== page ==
JOHN JONES, JOHN WILLIAMS, RICHARD WILSON.
3rd March 1856
Reference Numbert18560303-352
VerdictGuilty > unknown; Not Guilty > unknown; Guilty > unknown
SentenceTransportation

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352. JOHN JONES, JOHN WILLIAMS , and RICHARD WILSON , feloniously breaking and entering the dwelling house of John Faulkner, and stealing 1 iron box, 7 spoons, and other articles, value 20l., his goods.

MR. METCALFE conducted the Prosecution.

JOHN FAULKNER . I live at No. 3, Eden-grove, Holloway. On the morning of Christmas Day, about a quarter past 10 o'clock, I left my house—I had locked the doors myself, and the outer gate and the windows were all fast—I returned at half past 10 o'clock at night—I came to the outer gate—I found it had been unlocked, and was open—I went up the steps, and put my key into the house door, to unlock it—I found it had been unlocked, and was left unlocked—I went in, and found the back parlour and front parlour in confusion—the drawers had been broken open—I missed an iron safe from my bedroom—it had been safe in the morning, and had deeds and papers in it—I missed seven silver spoons and some other articles—I found the house, had been broken into by the front kitchen window, and the window shutters had been forced back—my house is in the parish of St. Mary, Islington.

COURT. Q. Have you a garden in front? A. Yes, twelve or thirteen feet deep—the window of the kitchen it level with the pavement—there is a sort of dip before it.

WILLIAM PITTMAN . I live at No. 1, Burnard-terrace, Edengrove, about 100 yards from Mr. Faulkner. On the morning of Christmas Day I saw a dog cart—a person was driving it backwards and forwards by my window—it was about half past 10 o'clock—I think Wilson was the driver, but I am not prepared to swear it—soon after the people had gone to Church I saw the cart coming back facing me, and I saw three men, Jones and two others—the cart was then coming back in the direction of the prosecutor's house, and the three men were coming from the house to meet the cart—they were coming from the direction of the house—they were all dressed very respectably, in black—there is a shut up house with two entrances, and Jones placed his back against that door which was facing me—he was talking to the others—they all stopped facing my window, as they seemed to come in a direction from Mr. Faulkner's—I was shaving myself at my window opposite—the dog cart came to them, and they had further conversation for ten minutes—there were then four men—the width of the street from my window is about twenty-five yards—the three men went towards the prosecutor's house—the dog cart waited a little time, and then it went in the same direction, and I saw no more—I went to the Thames police station, to recognise Jones—I think that was on the Monday, five or six days after.

Cross-examined by MR. W. J. PAYNE. Q. How far is your house from Mr. Faulkner's? A. I should think about 100 yards—I was at my window, and a person came and stood with his back to the railings opposite me—he might see me if he looked—I do not know that he did—I laid my razor down when I saw the four men—there was only a half blind between us—I had never seen that person before—I saw him at the police court some days afterwards—he was in the cell with five or six or seven others—I was asked if I knew either of those prisoners—I said, "Yes, that is one"—the prosecutor took me there to see if I knew either of the men—it might be more than four or five days aftewards that I went—it was not so late as 20th Jan.—it was a mouse coloured horse that was in the dog cart.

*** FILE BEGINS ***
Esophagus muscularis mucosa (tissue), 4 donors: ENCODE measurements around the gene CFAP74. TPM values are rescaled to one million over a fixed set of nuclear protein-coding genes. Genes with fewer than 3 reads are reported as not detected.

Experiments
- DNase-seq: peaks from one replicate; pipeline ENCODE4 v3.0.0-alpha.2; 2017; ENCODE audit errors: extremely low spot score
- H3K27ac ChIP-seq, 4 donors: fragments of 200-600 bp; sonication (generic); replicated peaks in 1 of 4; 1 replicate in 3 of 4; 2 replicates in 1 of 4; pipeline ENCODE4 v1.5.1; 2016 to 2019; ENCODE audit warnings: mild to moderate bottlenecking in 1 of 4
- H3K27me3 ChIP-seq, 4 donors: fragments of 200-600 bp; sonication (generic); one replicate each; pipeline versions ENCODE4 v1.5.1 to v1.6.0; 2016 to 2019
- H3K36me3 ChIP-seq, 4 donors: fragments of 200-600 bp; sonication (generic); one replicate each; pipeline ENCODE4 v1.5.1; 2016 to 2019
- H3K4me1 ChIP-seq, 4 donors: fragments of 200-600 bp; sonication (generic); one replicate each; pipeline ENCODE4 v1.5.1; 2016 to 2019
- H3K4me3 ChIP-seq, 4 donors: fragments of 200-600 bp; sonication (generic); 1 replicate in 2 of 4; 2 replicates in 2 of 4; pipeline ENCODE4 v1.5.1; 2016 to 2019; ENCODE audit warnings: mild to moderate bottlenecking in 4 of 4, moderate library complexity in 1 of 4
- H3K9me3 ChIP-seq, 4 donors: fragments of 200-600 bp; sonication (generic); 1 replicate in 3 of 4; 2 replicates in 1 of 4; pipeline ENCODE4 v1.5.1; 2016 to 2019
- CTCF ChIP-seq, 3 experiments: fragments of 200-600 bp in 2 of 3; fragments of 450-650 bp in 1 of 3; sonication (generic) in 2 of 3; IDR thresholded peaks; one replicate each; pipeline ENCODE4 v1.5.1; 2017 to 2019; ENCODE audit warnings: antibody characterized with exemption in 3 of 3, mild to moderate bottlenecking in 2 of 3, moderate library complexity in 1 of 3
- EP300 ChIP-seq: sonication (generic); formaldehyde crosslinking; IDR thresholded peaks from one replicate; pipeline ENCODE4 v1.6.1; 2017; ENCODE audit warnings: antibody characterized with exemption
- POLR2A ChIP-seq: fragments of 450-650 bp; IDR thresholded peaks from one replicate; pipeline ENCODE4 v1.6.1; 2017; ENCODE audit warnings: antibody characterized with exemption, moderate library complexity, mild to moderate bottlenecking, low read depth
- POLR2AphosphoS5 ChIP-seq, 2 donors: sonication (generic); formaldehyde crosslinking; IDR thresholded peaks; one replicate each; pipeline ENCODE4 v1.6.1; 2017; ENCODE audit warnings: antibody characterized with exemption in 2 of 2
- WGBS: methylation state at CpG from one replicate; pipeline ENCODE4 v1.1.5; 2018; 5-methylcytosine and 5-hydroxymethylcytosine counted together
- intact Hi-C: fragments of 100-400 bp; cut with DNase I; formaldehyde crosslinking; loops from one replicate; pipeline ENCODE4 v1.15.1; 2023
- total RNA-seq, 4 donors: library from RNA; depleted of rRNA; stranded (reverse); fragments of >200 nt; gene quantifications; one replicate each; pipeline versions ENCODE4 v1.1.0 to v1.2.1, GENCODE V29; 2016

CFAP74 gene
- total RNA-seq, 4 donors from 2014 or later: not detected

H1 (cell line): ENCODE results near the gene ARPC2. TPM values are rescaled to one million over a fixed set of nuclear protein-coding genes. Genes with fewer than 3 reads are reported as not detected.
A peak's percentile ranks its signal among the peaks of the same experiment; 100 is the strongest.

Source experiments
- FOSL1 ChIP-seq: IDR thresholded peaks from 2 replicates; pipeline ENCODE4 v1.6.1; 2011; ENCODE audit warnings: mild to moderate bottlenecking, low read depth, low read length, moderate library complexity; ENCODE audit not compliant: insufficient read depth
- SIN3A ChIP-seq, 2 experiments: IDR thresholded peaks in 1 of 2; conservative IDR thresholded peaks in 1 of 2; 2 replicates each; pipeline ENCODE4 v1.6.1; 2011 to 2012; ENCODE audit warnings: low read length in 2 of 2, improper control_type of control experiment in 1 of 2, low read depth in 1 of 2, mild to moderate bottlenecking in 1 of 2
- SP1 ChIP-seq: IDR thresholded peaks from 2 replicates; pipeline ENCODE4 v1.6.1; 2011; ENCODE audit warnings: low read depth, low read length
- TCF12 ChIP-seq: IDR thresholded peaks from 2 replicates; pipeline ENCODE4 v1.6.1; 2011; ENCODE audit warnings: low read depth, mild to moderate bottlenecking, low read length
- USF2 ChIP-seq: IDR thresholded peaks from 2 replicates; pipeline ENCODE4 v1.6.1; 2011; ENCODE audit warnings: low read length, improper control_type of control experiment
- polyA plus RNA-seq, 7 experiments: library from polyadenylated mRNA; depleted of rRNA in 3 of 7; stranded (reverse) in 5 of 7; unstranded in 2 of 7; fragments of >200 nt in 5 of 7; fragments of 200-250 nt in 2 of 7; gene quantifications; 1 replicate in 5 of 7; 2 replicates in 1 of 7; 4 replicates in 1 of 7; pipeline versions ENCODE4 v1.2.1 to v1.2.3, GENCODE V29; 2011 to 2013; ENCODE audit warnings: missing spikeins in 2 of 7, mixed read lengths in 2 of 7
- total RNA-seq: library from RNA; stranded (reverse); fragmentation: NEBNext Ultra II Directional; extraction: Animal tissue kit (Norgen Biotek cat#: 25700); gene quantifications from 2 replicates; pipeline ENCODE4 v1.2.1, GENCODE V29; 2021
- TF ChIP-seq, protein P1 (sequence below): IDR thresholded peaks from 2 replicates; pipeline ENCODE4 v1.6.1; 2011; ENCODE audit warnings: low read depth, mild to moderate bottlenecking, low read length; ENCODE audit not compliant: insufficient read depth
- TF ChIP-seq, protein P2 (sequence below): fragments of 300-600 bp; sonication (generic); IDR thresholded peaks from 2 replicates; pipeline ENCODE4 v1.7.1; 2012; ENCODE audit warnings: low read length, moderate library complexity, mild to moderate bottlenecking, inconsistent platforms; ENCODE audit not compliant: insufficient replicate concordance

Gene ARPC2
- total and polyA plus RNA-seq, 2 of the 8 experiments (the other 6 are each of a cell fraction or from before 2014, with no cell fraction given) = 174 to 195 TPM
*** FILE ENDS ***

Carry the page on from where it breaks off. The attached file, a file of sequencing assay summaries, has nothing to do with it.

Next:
Cross-examined by MR. DALEY. Q. Would you say it was a black hone that had been clipped? A. No, I do not think it had—I have seen a mouse coloured horse that had not been clipped—I had one that turned mouse coloured—I had it six or seven years—it was born black, and turned mouse coloured—I can undertake to say that the horse in the dog cart was not a bay horse.

MARY WITTINGHAM . I live at Claremont-cottage, exactly opposite Mr. Faulkner. On the morning of Christmas Day I saw a dog cart opposite Mr. Faulkner's house—it was drawn up close to the kerb stone—it was about half past 11 o'clock when I first saw it—there was one man sitting in it, holding the reins and whip—I cannot tell who it was, I did not see him face—I have no belief as to who it was—I saw Jones standing by the shaft of the cart, with his face towards the horse—I had an opportunity of seeing him for the half hour they were there—I saw one man in the garden just by the side of the gate—when I first saw him, he was going towards the kitchen window—I did not see anything particular after that till they opened the street door, and came out, bringing a chest—two men did that, one had got one handle, and the other the other—it appeared to be an iron chest—they placed it in the dog cart—one of them then returned up the steps, and pulled the door just to—they then all four stood by the cart, with their faces towards the cart—the man that had been in the cart had got out when they brought the chest outside the gate—they put the chest into the cart, and then put themselves to rights, and got into the cart—the man who had been in the cart, holding the reins and whip, got up behind, and to the best of my belief it was Jones drove the cart away towards the Holloway road—I have since seen a cart at Hoxton, and I should say that was decidedly the same cart that I saw on Christmas Day, and I have every reason to believe the horse I saw was the same, but he was in a different condition—he was very dark, I should say nearly black—I do not recognise either of the other prisoners, except that the back and shoulders of Wilson look like the man that sat in the cart—I said so at the police court.